“What is probably left for formal talks to begin is for us to conclude the extraordinary congress so that there is clarity on the MDC presidency.
“The winner of the congress will most likely become prime minister as well as the official opposition leader in Parliament, and that is why it has become difficult to come up with a consensus candidate ahead of the congress.
“Party youths, especially those manning Harvest House, have since been informed about the possibility of a GNU,” one of the well-placed sources said.
Last month, Khupe appeared to give a hint about the mooted talks when she said she was ready to engage in dialogue with Mnangagwa “to improve the livelihoods of 14,6 million Zimbabweans”.
“If those who think that dialoguing with the president is selling-out, I say I am going to be dialoguing for a better life, then let me be a sell-out. But I will deliver a better life to everyone at the end of the day.
“Dialogue energises people to work together and that is the reason why after every election we must expeditiously get out of the election mode and move forward towards the development agenda.
“As the leader of the opposition, I am going to be dialoguing with the president for a better life for everyone,” Khupe said after she was sworn in in Parliament.
The former deputy prime minister in the short-lived but stability-inducing GNU of 2009 also said the role of opposition parties was not to be unnecessarily adversarial, but to hold the government to account for its actions, as well as providing solutions.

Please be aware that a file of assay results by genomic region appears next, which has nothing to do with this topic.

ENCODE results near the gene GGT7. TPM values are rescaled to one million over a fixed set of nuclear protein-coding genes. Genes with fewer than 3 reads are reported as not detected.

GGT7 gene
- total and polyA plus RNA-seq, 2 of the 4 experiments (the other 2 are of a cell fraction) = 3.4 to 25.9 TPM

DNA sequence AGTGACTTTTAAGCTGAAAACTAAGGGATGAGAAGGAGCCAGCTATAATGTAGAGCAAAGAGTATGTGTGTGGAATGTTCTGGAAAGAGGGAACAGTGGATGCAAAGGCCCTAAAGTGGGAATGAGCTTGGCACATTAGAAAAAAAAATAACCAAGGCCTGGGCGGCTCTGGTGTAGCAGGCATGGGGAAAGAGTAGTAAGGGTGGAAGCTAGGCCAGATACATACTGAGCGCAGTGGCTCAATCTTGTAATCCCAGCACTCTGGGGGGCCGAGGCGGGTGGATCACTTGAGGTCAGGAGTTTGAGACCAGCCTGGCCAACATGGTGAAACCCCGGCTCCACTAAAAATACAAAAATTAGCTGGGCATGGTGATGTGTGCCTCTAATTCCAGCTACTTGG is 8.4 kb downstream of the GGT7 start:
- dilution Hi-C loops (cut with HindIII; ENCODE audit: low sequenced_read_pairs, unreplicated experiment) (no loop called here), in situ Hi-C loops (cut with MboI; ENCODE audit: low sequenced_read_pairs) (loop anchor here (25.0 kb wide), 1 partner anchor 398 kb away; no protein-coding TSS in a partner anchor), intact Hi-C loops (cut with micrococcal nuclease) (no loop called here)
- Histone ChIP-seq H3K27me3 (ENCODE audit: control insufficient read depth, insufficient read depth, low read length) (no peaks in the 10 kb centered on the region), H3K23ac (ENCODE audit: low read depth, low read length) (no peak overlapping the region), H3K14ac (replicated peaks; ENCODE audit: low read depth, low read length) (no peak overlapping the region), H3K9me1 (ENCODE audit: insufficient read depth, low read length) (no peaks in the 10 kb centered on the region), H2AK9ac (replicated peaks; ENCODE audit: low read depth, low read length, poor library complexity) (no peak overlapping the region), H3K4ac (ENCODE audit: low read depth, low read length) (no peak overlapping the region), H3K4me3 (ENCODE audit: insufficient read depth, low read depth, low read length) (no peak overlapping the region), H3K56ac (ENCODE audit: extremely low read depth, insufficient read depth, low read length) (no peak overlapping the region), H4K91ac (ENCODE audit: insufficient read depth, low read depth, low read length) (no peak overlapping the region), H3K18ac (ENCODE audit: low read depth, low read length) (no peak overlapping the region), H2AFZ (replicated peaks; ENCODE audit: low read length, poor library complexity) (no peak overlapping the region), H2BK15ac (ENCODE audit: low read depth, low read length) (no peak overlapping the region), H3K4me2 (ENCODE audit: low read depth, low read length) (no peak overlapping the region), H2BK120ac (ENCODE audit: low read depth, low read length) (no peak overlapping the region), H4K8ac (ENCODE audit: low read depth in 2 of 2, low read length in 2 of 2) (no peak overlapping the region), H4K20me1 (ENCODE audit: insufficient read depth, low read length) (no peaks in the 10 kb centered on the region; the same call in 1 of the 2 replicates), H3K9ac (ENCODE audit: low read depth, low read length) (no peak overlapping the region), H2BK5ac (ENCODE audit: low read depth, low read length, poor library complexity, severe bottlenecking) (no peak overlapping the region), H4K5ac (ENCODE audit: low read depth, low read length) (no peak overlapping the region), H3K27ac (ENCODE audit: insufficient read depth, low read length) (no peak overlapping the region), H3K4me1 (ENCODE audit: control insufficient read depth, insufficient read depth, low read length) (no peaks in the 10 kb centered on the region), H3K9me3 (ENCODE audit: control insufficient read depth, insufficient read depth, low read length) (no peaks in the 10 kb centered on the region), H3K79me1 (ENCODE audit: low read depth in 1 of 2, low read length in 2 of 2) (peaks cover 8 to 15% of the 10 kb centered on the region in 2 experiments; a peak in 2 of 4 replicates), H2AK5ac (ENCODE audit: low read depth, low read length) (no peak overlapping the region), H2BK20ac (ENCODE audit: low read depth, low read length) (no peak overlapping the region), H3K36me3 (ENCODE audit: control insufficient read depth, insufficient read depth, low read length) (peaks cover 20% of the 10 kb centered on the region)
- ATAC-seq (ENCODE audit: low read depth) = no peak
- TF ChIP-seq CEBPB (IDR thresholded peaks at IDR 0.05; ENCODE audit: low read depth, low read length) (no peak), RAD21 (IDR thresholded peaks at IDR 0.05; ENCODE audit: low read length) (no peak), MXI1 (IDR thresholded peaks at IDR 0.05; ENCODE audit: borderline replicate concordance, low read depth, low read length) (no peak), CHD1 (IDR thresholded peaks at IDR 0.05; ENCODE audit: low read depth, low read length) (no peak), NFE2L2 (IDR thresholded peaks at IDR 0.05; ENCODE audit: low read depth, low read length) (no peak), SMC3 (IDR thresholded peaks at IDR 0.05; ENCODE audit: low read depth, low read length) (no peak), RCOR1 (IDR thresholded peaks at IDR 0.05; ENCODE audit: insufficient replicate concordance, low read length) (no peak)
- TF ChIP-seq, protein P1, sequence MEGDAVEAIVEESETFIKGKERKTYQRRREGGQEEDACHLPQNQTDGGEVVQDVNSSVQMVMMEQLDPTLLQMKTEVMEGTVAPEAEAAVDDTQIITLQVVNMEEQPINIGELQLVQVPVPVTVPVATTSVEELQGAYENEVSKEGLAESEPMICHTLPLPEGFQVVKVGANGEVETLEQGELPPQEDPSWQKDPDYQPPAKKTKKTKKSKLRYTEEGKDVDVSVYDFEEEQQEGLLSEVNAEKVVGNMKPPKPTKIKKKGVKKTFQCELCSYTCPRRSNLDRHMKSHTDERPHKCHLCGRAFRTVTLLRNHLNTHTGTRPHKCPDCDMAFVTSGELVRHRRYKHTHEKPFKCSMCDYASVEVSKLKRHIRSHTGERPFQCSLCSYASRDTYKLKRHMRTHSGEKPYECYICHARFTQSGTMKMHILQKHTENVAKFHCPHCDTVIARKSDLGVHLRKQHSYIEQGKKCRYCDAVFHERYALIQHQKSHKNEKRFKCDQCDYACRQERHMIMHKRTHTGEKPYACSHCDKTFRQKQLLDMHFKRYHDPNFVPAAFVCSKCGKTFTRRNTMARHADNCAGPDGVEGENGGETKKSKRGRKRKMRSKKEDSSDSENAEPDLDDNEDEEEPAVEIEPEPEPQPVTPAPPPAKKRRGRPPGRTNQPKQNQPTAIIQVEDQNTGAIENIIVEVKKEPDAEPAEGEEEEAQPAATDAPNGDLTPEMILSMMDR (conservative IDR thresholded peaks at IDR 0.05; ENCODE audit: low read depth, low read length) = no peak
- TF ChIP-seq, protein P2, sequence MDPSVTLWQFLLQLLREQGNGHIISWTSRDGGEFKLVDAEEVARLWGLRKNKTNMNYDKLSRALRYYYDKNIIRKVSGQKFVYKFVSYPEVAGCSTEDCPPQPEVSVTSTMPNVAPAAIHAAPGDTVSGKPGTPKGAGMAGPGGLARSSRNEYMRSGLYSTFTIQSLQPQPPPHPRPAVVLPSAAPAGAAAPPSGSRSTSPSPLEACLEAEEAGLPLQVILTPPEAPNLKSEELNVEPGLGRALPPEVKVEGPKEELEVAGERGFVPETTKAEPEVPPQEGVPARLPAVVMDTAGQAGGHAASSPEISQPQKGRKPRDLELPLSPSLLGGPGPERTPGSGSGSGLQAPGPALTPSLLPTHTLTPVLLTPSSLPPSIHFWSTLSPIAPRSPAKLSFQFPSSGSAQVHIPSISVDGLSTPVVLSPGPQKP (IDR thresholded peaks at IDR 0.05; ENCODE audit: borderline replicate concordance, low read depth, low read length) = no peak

“I would also like to state categorically that our purpose as MDC … is not just about power and positions.
“Our purpose is about advancing the interests of the 14,6 million Zimbabweans so that they have a better life. The sad reality is that for others it is just about power and positions.
“For the reason that I did not get the power and position that I wanted … Zimbabwe must come to a standstill because I did not get the power and position that I wanted,” Khupe also said during her swearing-in ceremony, in a thinly-veiled swipe at Chamisa and his supporters.
In 2009, the late former president Robert Mugabe was forced into forming a GNU with the MDC’s late and much-loved founding father, Morgan Tsvangirai, after the hotly-disputed 2008 polls.
The short-lived GNU was credited with stabilising the country’s economy which had imploded in the run-up to those elections.
In those polls, Tsvangirai beat Mugabe hands down. However, the results were withheld for six long weeks by stunned authorities — amid widespread allegations of ballot tampering and fraud, which were later revealed by former bigwigs of the ruling Zanu-PF.
In the ensuing sham presidential run-off, which authorities claimed was needed to determine the winner, Zanu-PF apparatchiks engaged in an orgy of violence in which hundreds of Tsvangirai’s supporters were killed — forcing the former prime minister to withdraw from the discredited race altogether.
Mugabe went on to stand in an embarrassing and widely-condemned one-man race in which he declared himself the winner.